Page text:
IF the SNP’s mammoth lead of 52 per cent to 24 per cent in the new TNS poll seems eerily familiar, there’s a good reason for that.

The showing for the two main parties is identical to an Ipsos-Mori poll conducted in January, and almost identical to the famous Ipsos-Mori poll in October that first announced the SNP surge.

So is this another steady-as-she-goes poll? Far from it. Until now, Ipsos-Mori have been ploughing a lonely furrow as the only firm to have produced SNP leads in the high 20s, or to have reported an SNP vote of above 50 per cent.

The latter finding, in particular, always seemed intuitively implausible, and for as long as other pollsters were unanimous in offering more conservative numbers, it was easy to dismiss.

Suddenly we now have a second firm suggesting that an absolute majority of the Scottish electorate plan to vote for Nicola Sturgeon’s party next month, and the possibility that such an extraordinary result might just be on the cards will have to be taken a little more seriously.

The broader significance of the new poll lies in the trend. Since the latter half of October, any changes in voting intention reported by pollsters have generally been of a relatively trivial nature, and have looked very much like normal fluctuations caused by the standard three per cent margin-of-error.

The first sign that the state of play might finally be budging came in last week’s YouGov poll, which suggested a substantial increase in the SNP lead since the autumn – a change that was difficult, albeit not quite impossible, to explain away as the effect of normal sampling variation.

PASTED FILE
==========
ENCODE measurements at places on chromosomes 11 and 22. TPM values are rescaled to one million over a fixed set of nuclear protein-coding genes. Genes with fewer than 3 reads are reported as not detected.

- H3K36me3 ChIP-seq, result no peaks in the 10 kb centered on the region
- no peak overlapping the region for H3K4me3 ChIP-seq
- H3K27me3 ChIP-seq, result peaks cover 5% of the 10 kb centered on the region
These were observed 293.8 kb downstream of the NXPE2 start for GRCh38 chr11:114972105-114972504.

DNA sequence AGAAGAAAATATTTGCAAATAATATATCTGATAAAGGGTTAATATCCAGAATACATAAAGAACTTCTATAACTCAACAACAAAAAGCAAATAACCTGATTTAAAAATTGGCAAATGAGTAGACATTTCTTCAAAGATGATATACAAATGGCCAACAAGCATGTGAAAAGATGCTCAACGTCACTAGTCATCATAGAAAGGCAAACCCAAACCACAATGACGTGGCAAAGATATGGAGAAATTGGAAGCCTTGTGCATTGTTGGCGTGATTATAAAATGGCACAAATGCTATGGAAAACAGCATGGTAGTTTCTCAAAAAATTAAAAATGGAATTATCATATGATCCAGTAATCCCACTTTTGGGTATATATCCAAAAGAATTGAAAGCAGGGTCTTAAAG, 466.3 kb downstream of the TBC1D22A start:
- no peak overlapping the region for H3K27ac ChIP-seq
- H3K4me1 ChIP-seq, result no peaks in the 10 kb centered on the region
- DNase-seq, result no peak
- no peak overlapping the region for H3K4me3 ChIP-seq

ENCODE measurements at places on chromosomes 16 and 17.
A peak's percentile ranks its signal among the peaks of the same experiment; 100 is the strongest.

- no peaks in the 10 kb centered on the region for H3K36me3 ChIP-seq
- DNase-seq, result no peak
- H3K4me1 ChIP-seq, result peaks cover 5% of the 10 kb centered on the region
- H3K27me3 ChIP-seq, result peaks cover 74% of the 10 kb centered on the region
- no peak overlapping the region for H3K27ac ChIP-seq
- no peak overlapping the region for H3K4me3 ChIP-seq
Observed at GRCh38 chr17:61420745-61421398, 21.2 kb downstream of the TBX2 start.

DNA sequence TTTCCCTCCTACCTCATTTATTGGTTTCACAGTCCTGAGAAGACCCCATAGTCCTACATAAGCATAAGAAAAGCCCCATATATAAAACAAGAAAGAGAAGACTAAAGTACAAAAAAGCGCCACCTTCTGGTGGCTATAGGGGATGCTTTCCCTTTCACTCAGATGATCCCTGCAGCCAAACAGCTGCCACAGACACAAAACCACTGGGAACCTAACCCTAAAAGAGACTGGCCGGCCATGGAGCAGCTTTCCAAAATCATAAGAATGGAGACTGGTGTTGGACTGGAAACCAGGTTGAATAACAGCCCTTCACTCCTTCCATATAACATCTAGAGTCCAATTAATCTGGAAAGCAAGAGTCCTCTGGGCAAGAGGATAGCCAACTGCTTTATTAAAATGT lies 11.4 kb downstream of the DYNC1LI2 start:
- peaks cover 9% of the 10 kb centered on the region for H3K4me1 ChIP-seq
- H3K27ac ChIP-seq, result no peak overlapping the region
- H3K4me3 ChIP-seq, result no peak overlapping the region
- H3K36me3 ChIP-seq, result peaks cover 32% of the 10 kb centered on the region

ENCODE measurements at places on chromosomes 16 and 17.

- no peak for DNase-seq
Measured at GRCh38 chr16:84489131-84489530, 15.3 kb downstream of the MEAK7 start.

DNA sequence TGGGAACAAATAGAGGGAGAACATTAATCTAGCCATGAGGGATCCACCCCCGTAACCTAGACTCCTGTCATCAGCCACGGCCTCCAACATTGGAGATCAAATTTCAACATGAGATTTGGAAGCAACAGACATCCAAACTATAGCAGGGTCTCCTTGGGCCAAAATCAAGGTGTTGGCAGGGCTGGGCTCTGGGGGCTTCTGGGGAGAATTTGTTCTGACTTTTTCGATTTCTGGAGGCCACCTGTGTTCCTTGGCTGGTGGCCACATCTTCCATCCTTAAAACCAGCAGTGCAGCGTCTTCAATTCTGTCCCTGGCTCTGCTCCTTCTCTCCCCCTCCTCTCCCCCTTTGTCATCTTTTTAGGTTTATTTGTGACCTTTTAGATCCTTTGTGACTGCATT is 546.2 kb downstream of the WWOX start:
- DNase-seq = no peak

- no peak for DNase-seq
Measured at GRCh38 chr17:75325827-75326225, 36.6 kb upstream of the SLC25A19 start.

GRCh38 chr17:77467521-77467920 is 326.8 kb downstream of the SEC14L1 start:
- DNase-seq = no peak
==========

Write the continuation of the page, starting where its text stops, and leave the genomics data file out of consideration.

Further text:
In the case of TNS, the swing to the SNP recorded since the first post-referendum poll from the firm is so enormous that there is no credible room for doubt that it reflects genuine movement on the ground.

It would be easy to assume that TNS and YouGov are straightforwardly corroborating each other’s findings, but there’s a complicating factor. The pattern shown by YouGov suggests that the boost for the SNP occurred fairly recently, and was possibly caused either by the fallout from the “Frenchgate” affair or by Sturgeon’s much-praised performance in the UK-wide leaders’ debate.

In contrast, the fieldwork for the TNS poll stretched over a much longer period, and dates back further even than the last-but-one YouGov poll, which produced a much more familiar result. It looks, therefore, as if TNS picked up a swing significantly earlier.

This slight contradiction should caution us that we can’t necessarily expect all pollsters to replicate the same trend. TNS are unique in that they still collect their data in the old-fashioned way, via face-to-face interviews.

It may be that going out into the ‘real world’ to find a completely fresh sample for every poll will help them detect big changes in public opinion that aren’t always picked up by internet firms, who are reliant on volunteer polling panels that probably contain a disproportionate number of politically committed people.

During the independence referendum, two of the three pollsters that reported a huge swing to Yes in the closing stages of the campaign used a ‘real world’ methodology (either face-to-face or telephone), while most online polls showed only very modest changes.

Other than TNS, there is only one firm that has not relied to date on an online panel for its full-scale Scottish general election polling – and that firm is Ipsos-Mori.

It will be fascinating to see whether the next Ipsos-Mori poll follows the example of TNS by suggesting a further sizeable boost for the SNP.